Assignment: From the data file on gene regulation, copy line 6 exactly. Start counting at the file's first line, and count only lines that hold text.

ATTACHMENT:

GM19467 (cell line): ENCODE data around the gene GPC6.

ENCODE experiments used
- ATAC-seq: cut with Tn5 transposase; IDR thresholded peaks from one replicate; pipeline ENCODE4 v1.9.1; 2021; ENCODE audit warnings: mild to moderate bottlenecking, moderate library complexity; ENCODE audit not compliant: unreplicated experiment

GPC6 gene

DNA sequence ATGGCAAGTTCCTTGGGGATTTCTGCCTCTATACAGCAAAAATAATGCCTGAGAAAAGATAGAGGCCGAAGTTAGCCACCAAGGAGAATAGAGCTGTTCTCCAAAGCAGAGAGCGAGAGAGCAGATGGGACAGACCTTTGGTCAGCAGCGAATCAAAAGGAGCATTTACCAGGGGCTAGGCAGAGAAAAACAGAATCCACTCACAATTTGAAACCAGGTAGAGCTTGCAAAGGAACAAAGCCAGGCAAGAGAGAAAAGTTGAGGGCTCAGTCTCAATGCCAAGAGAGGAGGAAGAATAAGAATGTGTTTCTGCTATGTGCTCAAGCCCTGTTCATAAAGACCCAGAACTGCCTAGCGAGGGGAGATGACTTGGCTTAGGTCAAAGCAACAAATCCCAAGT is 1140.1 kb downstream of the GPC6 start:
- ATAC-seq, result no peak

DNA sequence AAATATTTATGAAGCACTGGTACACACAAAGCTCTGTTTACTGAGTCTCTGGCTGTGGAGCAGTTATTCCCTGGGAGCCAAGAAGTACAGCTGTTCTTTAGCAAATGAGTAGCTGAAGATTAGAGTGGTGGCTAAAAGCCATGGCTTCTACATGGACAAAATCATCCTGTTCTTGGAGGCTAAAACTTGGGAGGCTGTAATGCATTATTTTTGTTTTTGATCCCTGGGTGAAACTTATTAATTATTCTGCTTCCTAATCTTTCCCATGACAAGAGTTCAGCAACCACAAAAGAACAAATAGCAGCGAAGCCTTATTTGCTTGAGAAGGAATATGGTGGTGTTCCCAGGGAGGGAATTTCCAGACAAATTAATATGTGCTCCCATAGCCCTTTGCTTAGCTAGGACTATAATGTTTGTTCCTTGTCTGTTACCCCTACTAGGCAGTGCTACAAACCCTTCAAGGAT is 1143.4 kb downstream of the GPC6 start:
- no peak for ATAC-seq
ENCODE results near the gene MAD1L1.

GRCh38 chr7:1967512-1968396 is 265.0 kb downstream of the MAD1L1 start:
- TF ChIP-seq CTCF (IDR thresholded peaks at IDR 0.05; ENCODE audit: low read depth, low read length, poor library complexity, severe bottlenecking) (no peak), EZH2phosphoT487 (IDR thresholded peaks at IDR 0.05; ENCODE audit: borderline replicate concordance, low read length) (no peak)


- ATAC-seq, result no peak